2. During this lesson, I will be providing information, but it is also important that we share information and ask questions in group discussion. I would appreciate it if each of you could bring up at least one example from your life experience.
  3. Also during the lesson today, I’m going to ask each of you to select one idea from the lesson to try out on your own over the next week. I’ll pick one, too. Then each of us can share with the group next week how it worked out.

Share the Handout:

This summarizes the main ideas we will be discussing today. [Pass out fact sheet.] Please feel free to take notes in the margins on the handouts and ask questions as they arise.


I. Introduction:

  1. There are several risk factors associated with falls.
  2. Some of those risks can be reduced through our own initiative, while others cannot.
  3. Each of the risk factors relates to either personal factors or to risks in an older adult’s environment. Today we will focus on risk factors in your home environment.

II. Risk factors in the environment include:

  1. Inadequate lighting
    1. Older adults require up to three times more light and their eyes do not adjust as quickly to changes in lights conditions, such as those experienced when walking from a brightly lit room to a darker room. Create consistent lighting, add needed lighting fixtures or use a nightlight.
  2. Items on the floor
    1. Loose area rugs should be removed from the home. If you insist upon using rugs secure them will double-sided adhesive tape or rubber matting.
    2. Clear any clutter or unexpected objects from the floor.
    3. Watch for cords such as electrical, phone, computer and vacuum cleaner cords. Also watch for dog leashes, garden hoses or oxygen tubes.
    4. Slippery substances such as water on the floor, especially in the bathroom, kitchen and laundry room area can lead to falls. Dry substances such as salt, powdered laundry detergent and even uncooked spaghetti can lead to slipping and falling.
  3. Typical problems experienced by seniors in their homes are difficulty getting in and out of the tub or shower, and slipping. Safety proof the bathroom by installing grab bars, using a shower seat or transfer bench and having non-skid strips or decals in the tub or shower. NEVER depend on the towel bar to steady yourself. It is not strong enough.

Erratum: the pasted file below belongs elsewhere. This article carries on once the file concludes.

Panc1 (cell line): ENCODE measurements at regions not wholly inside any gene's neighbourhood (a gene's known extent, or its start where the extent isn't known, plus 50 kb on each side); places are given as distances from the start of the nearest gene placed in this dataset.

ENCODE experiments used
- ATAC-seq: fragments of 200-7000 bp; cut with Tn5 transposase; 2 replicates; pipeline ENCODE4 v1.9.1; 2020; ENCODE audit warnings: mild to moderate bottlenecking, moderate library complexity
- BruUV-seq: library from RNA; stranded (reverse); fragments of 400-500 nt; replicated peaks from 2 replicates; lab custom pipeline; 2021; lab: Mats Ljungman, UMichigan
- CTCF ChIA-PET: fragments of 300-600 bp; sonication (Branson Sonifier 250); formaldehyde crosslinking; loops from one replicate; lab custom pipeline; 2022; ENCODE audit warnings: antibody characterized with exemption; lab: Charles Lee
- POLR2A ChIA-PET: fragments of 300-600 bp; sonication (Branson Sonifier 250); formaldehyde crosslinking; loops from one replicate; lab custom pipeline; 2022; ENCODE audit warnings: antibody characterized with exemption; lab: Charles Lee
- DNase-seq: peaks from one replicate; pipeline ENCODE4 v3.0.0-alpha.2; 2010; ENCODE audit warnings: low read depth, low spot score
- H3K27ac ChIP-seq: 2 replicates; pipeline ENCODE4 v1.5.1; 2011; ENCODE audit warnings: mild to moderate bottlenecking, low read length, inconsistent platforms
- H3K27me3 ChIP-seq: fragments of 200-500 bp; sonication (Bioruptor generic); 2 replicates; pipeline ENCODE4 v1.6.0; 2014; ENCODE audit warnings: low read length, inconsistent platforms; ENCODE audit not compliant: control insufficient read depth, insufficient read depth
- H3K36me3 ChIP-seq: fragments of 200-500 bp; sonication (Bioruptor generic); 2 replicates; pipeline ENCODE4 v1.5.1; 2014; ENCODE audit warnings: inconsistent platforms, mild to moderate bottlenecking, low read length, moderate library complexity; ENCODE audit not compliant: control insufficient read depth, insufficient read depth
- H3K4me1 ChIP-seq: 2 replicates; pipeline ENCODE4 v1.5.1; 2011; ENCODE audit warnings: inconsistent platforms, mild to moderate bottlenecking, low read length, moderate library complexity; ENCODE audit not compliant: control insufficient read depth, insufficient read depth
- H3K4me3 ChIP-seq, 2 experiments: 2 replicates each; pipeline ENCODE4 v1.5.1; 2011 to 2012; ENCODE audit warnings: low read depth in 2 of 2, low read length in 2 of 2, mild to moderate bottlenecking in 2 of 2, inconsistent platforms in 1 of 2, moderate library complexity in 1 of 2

4. Every day older adults trip on stairs they know well. Both in and outside the home always remember to use the handrails for support, look for objects on the steps and add light to a dark stairway.
  5. Avoid kitchen, garage or storage hazards by storing often used cabinet, closet or shelf items where they are easily reached. NEVER stand on a chair to reach these items or for home repairs like changing a light bulb. Consider using a reach extender, sturdy stepstool or ask for help from a neighbor or friend.
  6. Outside the home be cautious of uneven pavement or sidewalks, loose gravel or curb height differences. Also watch for unexpected spills, loose objects, slippery flooring or rubber mats, especially in unfamiliar surroundings.

III. It is important to always pay attention to your surroundings and never be in a hurry as this can cause accidents!

Modeling and Guided Practice:

Here are some items for students to check in their homes:

Passageways and walkways should be clear. Objects such as loose rugs, debris, electrical cords, furniture or any slippery substances should be removed.

Cords should be along walls where people can’t trip over them. Pay attention to where phone cords are located. Purchase cordless phones when possible. Also, furniture should be arranged so that outlets are near lamps and appliances. This way, cords are less likely to extend across areas where people walk.

Does Learner use an answering machine? Many falls occur when a person is running to answer the telephone. Also, consider whether it is feasible to purchase inexpensive telephones as extensions in various parts of the home, particularly next to the bed.